"An assemblyman from San Francisco announced legislation Monday to ... make California the first state in the nation to tax and regulate recreational marijuana in the same manner as alcohol.
"Buoyed by the widely held belief that cannabis is California's biggest cash crop, Assemblyman Tom Ammiano contends it is time to reap some state revenue from that harvest while putting a damper on drug use by teens, cutting police costs and even helping Mother Nature.
"Ammiano's measure, AB 390, would essentially replicate the regulatory structure used for beer, wine and hard liquor, with taxed sales barred to anyone under 21.
"He said it would actually boost public safety, keeping law enforcement focused on more serious crimes while keeping marijuana away from teenagers who can readily purchase black-market pot from peers."
An economist in Hawaii has published a paper (here) estimating $33 million in cost savings and tax benefits to that state alone.
"...California's pot crop is a $14-billion industry, putting it above vegetables ($5.7 billion) and grapes ($2.6 billion). If so, that could mean upward of $1 billion in tax revenue for the state each year," the Times article continues.
If it's already a $14-billion industry in California alone, who are we kidding to not legalize it and reap the tax rewards from it?
As part of his economic stimulus package, FDR ended Prohibition when he took office in 1933, creating hundreds of thousands of jobs and millions in revenue for the federal government at that time.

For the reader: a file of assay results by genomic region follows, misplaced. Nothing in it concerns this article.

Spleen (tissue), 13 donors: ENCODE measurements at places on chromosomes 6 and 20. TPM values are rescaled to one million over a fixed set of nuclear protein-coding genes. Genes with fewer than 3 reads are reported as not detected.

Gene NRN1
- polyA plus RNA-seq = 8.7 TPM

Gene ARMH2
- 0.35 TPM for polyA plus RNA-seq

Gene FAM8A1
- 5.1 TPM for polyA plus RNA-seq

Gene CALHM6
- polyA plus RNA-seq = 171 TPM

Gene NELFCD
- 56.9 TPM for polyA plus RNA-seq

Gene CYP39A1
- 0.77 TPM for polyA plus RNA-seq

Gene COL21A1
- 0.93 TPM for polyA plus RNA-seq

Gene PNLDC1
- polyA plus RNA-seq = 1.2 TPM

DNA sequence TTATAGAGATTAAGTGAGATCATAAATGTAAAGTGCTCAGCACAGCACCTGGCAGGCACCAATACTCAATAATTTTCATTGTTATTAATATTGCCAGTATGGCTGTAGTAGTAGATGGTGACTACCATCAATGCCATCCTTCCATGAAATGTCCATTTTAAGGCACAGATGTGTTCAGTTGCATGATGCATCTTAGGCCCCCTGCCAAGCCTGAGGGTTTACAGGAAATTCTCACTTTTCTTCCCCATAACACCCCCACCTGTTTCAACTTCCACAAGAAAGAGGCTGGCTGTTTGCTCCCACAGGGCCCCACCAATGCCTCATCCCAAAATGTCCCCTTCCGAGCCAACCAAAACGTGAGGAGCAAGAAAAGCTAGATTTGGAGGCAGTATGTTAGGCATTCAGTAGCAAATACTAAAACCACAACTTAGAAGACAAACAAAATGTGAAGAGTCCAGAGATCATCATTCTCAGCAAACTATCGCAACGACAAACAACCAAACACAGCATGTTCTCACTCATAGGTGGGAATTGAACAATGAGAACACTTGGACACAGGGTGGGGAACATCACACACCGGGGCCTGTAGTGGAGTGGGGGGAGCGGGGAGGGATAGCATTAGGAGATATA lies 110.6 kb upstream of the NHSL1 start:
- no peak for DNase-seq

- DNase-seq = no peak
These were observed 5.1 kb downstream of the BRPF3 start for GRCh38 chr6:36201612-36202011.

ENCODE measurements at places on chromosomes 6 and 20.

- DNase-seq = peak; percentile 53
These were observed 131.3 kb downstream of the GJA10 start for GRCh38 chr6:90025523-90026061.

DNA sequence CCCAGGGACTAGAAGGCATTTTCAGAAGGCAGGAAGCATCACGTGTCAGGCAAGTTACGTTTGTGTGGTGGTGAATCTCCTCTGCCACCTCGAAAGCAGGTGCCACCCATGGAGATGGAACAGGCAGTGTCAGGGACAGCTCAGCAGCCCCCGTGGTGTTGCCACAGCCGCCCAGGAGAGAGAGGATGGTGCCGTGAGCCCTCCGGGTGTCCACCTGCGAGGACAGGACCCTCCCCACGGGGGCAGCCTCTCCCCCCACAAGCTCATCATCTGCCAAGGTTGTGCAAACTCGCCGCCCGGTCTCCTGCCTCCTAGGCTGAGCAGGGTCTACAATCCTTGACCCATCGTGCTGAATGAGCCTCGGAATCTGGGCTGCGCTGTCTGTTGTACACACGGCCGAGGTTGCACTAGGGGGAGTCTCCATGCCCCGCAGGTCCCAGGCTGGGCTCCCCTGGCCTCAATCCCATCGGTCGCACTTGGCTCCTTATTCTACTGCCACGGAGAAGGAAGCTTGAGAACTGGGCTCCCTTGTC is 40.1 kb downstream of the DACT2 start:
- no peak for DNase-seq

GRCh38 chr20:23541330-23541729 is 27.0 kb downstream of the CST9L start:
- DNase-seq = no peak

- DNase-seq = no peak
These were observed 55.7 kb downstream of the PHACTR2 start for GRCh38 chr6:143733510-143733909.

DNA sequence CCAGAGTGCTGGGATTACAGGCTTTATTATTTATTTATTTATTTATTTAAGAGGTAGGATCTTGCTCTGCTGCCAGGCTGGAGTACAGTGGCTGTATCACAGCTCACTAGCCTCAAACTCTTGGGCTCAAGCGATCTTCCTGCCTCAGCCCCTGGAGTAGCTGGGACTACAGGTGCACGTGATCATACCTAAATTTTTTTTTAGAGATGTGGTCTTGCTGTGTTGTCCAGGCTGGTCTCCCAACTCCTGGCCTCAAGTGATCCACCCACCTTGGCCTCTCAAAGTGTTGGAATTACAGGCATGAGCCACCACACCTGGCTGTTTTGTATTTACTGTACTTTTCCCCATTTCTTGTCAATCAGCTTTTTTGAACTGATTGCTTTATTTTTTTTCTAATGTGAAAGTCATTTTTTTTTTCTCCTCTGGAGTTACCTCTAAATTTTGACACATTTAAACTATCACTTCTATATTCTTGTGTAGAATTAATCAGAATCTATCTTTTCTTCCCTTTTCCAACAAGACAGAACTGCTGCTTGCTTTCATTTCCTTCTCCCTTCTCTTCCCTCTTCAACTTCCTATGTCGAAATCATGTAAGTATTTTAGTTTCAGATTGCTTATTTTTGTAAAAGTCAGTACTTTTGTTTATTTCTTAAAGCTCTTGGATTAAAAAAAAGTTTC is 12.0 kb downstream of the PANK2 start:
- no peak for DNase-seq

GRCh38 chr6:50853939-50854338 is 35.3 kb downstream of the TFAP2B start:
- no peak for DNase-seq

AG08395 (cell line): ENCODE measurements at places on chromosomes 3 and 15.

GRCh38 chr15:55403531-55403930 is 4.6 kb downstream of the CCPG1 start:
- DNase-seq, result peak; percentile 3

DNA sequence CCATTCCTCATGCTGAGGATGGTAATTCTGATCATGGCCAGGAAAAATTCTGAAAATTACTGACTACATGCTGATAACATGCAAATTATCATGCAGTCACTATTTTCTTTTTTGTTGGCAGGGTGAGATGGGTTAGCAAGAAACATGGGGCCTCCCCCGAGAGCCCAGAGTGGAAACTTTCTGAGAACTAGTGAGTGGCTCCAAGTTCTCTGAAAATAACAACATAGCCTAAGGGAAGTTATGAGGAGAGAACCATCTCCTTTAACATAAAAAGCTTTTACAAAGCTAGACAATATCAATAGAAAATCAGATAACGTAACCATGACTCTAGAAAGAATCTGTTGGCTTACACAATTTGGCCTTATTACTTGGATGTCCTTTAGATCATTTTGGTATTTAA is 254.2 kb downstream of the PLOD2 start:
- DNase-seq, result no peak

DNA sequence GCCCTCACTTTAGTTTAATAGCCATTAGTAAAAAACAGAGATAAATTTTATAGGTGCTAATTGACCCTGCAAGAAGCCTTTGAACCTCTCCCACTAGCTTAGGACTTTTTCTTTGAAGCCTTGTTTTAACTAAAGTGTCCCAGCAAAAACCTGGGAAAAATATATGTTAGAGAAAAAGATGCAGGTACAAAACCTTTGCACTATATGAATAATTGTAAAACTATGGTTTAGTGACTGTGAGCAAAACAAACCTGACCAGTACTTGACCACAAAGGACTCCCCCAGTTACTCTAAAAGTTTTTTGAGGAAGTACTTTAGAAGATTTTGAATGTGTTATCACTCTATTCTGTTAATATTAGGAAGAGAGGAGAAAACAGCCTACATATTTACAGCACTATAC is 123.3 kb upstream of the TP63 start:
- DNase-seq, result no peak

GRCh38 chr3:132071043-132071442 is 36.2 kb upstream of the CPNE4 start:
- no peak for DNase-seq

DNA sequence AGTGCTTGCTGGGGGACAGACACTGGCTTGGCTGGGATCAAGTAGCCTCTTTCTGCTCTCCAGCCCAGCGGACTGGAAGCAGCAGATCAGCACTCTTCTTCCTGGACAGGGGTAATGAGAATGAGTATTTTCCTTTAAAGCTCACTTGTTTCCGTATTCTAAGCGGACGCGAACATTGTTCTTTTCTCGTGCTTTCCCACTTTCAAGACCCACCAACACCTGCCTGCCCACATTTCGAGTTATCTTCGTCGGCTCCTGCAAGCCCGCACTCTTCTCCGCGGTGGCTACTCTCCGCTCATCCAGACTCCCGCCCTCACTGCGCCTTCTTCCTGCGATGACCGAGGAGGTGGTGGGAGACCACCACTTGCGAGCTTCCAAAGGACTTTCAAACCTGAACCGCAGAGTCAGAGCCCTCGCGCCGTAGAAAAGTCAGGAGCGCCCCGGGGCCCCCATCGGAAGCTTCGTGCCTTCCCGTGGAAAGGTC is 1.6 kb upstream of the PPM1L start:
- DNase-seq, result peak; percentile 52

The Huffington Post did an article on the legalization of pot during the Michael Phelps flap. Go here to read it. From the article, the following points:
- It's estimated by a team of 500 economists, including Nobel laureate Milton Friedman (click here for link to the Forbes article) who advised Nixon and Reagan, that taxing marijuana like alcohol and cigarettes could bring in $6.2 billion annually.
- Job creation: farming, packaging, distribution, and of course, marketing--it's going to be a crowded playing field.
- The Netherlands, where small amounts of marijuana are sold in coffee shops, have a lower rate of drug use of every kind than the U.S.
So, what do you think? Is this a pie-in-the-sky notion (Wait! There's pie in the sky? Awesome!) or is it an idea with true economic merit whose time has come?